That is possible, but in my opinion, it seems most probable to regard everything as more simple and more subtle. Everything, as it seems to me, is an emergent system, due to cause & effect. Everything emerges to be more complex and with greater variety than simpler components. On a biological level, we call this "evolution". In this sense, everything a human has, a lobster has in more subtle forms. But with this same analogy going... everything a lobster has, a pile of dirt has as well. Out of practicality, at some point you have to draw the line, and the Buddha apparently drew the line where he did. Although maybe not. If the Mahayana Vinaya is older than the Theravadin Vinaya, and Mahayana Vinaya forbids monks from accepting meat at all, then perhaps that's how monks should live. But at the very least, the Theravadin perspective on meat with regards to laypeople seems reasonable to me and justified. Opposition to the permissibility of meat seems to be rooted in the Jain-like radical ascetism, which if taken to a further extreme would suggest we should all starve ourselves, because even eating plants is taking life. Even when it comes to insects, as people have pointed out, the cultivation of fruits and vegetables generally involves the killing of insects to create suitable farmland.
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Re: i was being killed.....

Postby Annapurna » Sat Feb 21, 2009 7:29 am

Individual wrote:
termite wrote:
Individual wrote:Also, in case it's not already ridiculously and abundantly obviously clear: A lobster's faculties would not be the same as a human's faculties. They would have lobster senses including lobster mind, which does not necessarily have vedana. They might be able to see, to feel heat, pressure, texture, etc., but not necessarily the sensation of "pain" from "too much" heat, pressure, being stabbed, etc..


Do they try to run away, or not? :P

Lobsters have nervous systems, and their ability to sense heat, pressure, etc., are affected by the application of anesthesia. The ability to feel pain is an evolutionary advantage, and it's highly unlikely that an animal would possess a nervous system, while not possessing the ability to make use of that system!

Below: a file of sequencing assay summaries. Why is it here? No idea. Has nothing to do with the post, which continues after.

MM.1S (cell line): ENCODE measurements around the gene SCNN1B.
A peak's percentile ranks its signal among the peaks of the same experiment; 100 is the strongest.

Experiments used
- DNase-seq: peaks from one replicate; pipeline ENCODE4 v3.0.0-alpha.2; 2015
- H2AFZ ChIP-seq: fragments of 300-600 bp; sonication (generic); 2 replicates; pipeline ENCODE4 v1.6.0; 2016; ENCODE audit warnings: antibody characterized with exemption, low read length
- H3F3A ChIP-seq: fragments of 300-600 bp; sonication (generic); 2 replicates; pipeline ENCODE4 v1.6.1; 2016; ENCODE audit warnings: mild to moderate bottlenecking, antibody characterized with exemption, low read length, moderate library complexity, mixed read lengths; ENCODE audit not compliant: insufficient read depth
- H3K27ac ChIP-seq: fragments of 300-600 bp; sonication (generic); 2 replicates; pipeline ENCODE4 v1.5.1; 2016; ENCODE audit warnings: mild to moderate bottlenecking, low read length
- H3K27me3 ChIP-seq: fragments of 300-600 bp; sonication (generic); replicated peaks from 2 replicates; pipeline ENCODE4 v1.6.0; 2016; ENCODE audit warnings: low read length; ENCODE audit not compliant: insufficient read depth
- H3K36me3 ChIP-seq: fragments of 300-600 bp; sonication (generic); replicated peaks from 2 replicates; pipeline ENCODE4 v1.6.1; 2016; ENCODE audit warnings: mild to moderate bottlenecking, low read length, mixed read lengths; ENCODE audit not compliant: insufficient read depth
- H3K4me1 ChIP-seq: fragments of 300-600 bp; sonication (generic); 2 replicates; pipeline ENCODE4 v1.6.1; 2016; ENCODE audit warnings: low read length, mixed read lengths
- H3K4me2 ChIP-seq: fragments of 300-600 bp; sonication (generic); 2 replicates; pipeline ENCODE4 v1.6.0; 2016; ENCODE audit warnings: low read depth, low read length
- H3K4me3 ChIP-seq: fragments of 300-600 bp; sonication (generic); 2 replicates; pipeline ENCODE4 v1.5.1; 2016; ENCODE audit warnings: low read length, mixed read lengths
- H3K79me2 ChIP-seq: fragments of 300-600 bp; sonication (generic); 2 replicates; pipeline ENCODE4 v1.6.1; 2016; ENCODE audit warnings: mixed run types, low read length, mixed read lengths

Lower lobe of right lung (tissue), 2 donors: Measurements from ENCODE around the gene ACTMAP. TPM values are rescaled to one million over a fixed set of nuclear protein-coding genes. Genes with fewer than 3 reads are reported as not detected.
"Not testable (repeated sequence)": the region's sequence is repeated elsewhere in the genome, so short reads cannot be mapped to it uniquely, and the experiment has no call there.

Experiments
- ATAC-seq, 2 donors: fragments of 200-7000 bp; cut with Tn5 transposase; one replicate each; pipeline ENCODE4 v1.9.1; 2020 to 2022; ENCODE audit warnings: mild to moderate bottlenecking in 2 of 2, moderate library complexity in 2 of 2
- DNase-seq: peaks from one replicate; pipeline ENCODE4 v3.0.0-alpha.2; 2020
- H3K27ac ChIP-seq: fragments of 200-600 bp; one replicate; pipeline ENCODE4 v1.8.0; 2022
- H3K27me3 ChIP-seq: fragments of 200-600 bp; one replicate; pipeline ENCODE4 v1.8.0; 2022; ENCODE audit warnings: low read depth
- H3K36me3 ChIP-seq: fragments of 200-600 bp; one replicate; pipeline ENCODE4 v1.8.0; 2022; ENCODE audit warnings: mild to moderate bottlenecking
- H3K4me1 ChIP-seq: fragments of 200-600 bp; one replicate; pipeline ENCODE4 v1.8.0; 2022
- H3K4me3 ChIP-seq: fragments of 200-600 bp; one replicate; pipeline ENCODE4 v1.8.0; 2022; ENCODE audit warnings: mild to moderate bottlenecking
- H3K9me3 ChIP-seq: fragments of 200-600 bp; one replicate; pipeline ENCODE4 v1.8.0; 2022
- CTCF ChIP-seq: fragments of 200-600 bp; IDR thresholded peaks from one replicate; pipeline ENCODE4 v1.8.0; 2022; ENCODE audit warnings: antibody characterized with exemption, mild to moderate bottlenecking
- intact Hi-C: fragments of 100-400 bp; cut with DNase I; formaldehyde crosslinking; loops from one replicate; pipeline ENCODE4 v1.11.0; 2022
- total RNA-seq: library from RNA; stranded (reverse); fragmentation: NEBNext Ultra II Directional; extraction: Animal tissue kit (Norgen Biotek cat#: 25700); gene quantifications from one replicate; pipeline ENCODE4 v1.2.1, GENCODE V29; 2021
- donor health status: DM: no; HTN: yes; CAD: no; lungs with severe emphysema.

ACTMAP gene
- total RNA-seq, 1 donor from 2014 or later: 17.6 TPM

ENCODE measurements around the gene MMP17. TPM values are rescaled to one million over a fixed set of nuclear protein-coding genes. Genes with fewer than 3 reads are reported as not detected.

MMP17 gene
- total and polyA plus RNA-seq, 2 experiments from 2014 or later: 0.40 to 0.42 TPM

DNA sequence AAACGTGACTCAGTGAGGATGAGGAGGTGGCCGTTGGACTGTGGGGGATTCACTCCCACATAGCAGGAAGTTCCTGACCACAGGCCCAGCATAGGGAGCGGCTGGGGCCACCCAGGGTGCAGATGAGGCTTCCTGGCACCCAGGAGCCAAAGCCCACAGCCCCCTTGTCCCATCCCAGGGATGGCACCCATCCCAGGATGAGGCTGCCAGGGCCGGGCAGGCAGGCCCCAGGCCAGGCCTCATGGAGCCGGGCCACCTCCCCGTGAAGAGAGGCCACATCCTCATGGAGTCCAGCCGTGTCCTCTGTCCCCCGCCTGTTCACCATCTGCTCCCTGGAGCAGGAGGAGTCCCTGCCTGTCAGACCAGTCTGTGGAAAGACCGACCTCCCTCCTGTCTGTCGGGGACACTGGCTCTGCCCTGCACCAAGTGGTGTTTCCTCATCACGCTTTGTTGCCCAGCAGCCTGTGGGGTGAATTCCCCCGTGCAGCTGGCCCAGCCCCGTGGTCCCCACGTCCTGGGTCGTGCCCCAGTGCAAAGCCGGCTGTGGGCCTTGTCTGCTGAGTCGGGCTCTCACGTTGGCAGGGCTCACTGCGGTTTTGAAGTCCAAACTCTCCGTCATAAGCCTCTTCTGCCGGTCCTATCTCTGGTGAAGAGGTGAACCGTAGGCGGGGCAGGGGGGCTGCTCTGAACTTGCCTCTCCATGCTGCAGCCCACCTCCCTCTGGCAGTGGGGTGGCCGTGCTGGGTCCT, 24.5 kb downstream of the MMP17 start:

From your second link: "Additionally, an independent study funded by the Norwegian government found that the nervous systems of lobsters are too simple to process pain. " A fine example of an independent and unbiased source... :P

It seems to me that those who "find" that lobsters don't feel pain are those who are interested in believing that to be the case.

Running away or not is not relevant, because it might merely be an instinctual, automatic response, not something done "consciously" out of a reaction to pain.

More importantly we should ask: Do they have a well-developed nervous system capable of actually sensing injury as a feeling of pain, rather than merely reacting instinctually when certain potential threats are detected? And if they are capable of sensing injurry, is their nervous system well-developed enough that they have a capacity for "suffering" (the emotional anguish associated with pain)?

This can be demonstrated by examining their neurology and by experimenting on them, by seeing if there is any difference between the response to painful stimuli (i.e. acid poured on them, having a limb sliced off, being boiled in hot water) and merely agitating stimuli (i.e. pouring a non-acidic control solution on them, pinning them down, shooting jets of water at them). With human beings, if you pour a nasty smelling but harmless substance on them, there would be a difference than if you dumped sulphuric acid on them... If you merely pin them down, there'd be a difference there than if you sliced a limb off. And, again, if you boiled a human in hot water, there'd be a different response than if you merely shot jets of water at them or put them in a lukewarm jacuzzi.

But, on the other hand, if you take most insects, for instance, there seems to be no distinction in their responses to different kinds of agitating stimuli, because they don't apparently have the psychological capacity for what we call "pain". If the same holds true for lobsters, being invertebrates, then they do not feel pain either.